Jesse Marsh stepped off the school bus. Dark storm clouds boiled above the Maine horizon. Just what she needed: more rain. She sputtered her lips in frustration. There were only twenty-seven days till the Aroostook Classic and Jesse still had a lot of work to do with her palomino, Starbuck. He just didn’t understand that when Jesse slid her leg back behind the girth, and added the rest of the cues, he shouldn’t go forward, but pivot instead. They’d worked on this Turn-on-the-Forehand almost every day for two weeks now, and he still wanted to go forward. Tonight, her best friend Lauren Saucier was coming over to give her a hand.
Jesse dug into her right front jeans pocket for a molasses treat for Starbuck. Her fingers closed on the smooth oblong nugget, and she pulled it out. She held it to her nose, inhaled the deep molasses tang, and smiled. She loved the smell of Starbuck’s treats. Behind her, the bus trundled away down the sparse country road.
Only then did she look up at Starbuck’s pasture, sweeping her gaze across the grass that swayed in the thick summer wind to the yawning loafing shed. Where was Starbuck? Her palomino always greeted her with a whinny and an exuberant nod. The metal gate of his pasture hung wide open, leaning on the tip. She could have sworn she’d closed it that morning. Now she’d have to go look for him. It would take forever to find him in the woods tonight.
The wind gusted against her, tugging a long tendril of her dark brown hair into her face. She tucked the treat she’d been holding for Starbuck back into her pocket and swiped at her hair. A harsh ‘bang’ came from the direction of the barn. Adrenaline shot through her, and she jerked her head that direction. The barn door swung back and forth in the wind, flinging back against the wall with another loud crash. Just the wind playing havoc. She laughed at herself and shook her head. Spook.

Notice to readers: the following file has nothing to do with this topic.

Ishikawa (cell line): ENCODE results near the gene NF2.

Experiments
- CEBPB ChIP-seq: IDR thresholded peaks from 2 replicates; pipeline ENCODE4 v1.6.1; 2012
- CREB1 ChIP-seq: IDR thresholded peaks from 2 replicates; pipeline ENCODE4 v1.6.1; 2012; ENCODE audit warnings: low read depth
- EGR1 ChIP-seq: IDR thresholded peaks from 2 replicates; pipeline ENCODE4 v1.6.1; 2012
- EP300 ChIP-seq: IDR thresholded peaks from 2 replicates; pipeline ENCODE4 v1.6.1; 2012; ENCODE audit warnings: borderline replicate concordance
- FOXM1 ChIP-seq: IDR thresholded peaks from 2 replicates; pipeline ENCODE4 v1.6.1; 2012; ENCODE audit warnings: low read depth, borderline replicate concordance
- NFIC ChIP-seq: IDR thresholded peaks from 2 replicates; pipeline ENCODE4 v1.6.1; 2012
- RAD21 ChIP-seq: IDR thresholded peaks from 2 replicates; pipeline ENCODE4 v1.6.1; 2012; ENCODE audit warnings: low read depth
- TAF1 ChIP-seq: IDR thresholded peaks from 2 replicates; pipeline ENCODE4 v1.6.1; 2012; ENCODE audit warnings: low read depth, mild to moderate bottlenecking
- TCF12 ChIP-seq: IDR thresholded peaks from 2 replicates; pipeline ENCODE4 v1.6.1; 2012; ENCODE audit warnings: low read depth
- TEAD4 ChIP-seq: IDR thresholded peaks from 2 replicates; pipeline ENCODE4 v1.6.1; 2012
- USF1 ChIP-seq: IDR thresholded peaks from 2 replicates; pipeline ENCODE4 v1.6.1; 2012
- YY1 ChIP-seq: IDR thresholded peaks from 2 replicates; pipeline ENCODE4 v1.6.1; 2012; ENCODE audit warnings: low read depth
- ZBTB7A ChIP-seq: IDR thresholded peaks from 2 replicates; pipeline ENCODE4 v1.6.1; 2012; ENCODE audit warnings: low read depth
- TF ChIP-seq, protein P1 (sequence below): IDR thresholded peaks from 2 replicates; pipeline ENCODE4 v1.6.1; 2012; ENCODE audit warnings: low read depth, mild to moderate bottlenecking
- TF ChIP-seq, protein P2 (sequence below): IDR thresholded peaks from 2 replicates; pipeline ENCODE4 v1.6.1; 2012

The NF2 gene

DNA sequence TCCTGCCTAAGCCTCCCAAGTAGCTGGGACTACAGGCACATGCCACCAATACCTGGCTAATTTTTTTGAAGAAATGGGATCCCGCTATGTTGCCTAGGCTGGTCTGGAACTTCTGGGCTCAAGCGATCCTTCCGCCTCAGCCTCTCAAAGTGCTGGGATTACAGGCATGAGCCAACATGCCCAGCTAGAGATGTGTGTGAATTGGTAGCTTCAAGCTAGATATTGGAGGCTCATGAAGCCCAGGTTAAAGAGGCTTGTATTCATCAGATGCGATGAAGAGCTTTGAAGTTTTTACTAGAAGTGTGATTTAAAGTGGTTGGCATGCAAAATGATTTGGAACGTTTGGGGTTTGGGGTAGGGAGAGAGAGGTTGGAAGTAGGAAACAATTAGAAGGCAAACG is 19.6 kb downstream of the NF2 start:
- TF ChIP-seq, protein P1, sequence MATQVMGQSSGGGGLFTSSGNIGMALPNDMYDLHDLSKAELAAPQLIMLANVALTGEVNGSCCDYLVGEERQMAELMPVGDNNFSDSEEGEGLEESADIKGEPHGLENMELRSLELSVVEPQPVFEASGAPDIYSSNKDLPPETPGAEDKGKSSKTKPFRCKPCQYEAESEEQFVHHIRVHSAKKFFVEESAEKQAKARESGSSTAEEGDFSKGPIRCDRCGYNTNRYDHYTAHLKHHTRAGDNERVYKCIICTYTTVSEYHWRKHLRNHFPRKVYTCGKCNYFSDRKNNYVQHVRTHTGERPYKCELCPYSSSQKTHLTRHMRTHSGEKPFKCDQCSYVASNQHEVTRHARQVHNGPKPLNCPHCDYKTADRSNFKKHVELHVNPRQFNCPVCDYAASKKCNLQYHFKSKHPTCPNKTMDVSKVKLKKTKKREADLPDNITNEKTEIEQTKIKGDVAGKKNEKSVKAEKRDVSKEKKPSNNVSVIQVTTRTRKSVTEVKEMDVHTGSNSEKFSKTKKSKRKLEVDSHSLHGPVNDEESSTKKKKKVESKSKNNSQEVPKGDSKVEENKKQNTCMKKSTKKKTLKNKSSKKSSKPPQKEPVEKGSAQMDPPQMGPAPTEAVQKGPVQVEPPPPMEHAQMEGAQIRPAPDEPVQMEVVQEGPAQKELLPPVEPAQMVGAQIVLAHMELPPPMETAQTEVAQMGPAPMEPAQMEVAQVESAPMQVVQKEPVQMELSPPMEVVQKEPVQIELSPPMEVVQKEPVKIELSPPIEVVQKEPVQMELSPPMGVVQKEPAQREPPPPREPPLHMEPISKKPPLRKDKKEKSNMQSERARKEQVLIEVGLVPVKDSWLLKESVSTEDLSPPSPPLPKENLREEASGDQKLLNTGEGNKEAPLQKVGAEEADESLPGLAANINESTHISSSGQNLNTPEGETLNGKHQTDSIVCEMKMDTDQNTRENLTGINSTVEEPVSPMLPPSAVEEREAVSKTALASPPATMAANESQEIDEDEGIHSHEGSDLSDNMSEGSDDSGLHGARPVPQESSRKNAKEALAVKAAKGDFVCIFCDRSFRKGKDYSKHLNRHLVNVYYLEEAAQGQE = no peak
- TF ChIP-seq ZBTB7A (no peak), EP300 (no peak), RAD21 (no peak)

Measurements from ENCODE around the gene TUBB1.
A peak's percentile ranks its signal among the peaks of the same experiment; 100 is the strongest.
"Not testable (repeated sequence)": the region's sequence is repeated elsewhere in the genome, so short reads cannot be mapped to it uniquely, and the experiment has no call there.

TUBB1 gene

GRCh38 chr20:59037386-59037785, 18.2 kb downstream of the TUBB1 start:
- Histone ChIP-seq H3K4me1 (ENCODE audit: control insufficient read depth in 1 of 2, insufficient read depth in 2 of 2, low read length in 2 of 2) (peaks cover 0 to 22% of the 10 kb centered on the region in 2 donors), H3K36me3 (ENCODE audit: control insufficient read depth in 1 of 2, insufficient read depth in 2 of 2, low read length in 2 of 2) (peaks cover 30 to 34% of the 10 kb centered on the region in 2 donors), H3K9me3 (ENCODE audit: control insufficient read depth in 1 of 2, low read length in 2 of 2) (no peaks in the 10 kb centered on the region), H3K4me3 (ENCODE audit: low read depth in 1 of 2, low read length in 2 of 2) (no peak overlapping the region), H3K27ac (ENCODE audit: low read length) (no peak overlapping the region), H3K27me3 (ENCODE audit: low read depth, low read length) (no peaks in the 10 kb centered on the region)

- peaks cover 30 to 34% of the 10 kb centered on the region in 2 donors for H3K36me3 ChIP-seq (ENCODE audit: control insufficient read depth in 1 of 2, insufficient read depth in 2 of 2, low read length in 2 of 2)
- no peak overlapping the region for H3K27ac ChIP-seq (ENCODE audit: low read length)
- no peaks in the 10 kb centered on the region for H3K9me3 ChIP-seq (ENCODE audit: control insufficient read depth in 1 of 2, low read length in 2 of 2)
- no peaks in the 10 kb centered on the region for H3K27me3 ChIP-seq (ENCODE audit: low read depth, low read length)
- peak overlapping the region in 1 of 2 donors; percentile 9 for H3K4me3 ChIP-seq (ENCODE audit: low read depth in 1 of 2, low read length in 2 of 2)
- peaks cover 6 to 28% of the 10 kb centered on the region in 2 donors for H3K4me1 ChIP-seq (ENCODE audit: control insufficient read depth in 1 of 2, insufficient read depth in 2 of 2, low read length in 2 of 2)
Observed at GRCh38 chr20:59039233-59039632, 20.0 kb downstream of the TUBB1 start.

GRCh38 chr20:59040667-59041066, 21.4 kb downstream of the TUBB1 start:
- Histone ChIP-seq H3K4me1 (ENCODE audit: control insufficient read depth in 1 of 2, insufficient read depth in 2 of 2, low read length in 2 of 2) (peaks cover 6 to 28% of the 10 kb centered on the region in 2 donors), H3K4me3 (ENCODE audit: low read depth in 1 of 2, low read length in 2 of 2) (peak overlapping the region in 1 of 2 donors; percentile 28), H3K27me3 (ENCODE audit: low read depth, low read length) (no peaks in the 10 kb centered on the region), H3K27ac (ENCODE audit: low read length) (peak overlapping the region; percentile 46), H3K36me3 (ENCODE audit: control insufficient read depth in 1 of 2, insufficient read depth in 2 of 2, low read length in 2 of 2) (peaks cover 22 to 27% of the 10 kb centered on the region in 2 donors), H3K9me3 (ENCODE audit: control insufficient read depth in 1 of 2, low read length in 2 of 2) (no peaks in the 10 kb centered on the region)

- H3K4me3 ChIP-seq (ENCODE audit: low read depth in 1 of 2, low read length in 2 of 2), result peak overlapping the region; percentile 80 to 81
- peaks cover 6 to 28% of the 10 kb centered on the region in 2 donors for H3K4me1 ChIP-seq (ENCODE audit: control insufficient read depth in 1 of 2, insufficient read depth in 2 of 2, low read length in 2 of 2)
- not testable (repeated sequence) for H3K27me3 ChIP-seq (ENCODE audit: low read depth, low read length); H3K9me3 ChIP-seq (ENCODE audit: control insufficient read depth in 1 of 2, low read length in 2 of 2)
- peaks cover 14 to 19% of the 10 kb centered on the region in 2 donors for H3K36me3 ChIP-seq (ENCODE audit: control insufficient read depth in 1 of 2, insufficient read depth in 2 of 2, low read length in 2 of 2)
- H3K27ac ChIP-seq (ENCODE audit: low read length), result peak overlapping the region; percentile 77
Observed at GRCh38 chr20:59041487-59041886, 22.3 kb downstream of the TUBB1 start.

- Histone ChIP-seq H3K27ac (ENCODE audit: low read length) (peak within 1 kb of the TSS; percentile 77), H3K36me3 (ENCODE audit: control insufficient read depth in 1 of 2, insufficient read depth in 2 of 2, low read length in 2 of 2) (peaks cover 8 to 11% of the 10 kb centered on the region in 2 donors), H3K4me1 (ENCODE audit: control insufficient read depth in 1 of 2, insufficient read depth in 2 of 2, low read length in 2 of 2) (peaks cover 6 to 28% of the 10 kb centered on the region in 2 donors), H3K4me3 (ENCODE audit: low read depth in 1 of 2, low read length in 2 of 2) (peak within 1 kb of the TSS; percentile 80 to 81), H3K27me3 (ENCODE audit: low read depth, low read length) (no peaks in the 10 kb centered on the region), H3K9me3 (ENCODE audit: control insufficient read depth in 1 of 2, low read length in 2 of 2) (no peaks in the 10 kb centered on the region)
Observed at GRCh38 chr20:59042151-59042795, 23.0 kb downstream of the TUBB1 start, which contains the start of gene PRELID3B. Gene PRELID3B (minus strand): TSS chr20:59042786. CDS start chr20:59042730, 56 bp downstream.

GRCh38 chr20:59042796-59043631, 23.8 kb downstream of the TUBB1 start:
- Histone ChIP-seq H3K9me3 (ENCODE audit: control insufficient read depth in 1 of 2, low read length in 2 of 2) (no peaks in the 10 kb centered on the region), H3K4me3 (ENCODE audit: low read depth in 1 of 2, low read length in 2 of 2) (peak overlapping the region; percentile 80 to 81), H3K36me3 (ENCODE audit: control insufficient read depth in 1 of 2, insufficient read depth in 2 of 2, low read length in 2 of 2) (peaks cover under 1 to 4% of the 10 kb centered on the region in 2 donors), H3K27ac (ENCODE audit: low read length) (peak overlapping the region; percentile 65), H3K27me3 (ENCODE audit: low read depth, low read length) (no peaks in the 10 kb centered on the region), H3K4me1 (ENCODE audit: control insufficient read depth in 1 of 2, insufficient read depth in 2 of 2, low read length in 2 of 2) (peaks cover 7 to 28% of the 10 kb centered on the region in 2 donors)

Tall gray clouds scudded ahead of a dark line above the Maine horizon. It looked like a bad storm coming. The air felt heavy and smelled wet, like rain…again. She’d have to hurry to find Starbuck.
She ran into her and her dad’s house and dropped her schoolbag onto their green kitchen table. Maybe her dad had seen the weather and come home early, like last time when he’d saddled Starbuck for her ride with Lauren. In which case, he would have taken Starbuck next door to the Saucier’s stable. But then, why hadn’t he met her there when the bus stopped to let Lauren off? She tapped her fingernail on the table. Something didn’t feel right. He would have let her know if he’d done something with Starbuck. The red light on the answering machine didn’t blink at all. No messages.
She reached for her cell phone and called the Saucier’s stable, but only got their answering machine. “This is Jesse. If Starbuck is down there, or my father is down there with Starbuck, would you please call back and leave a message? Starbuck might have gotten out of his pasture. I’m going to go look for him. Please tell Lauren. Thanks, bye.”
Jesse set the phone down. It might take awhile for the Sauciers to check their messages. She could check if her dad came home early just by calling his office at the Farm and Ag building. She picked up the phone again and punched the third speed dial button. Her father answered on the second ring. That clinched it. “Dad, I guess I left the gate open this morning and Starbuck’s gone. I don’t know where he is, and no one is answering at Saucier’s stable. Can you come home and help me look for him?”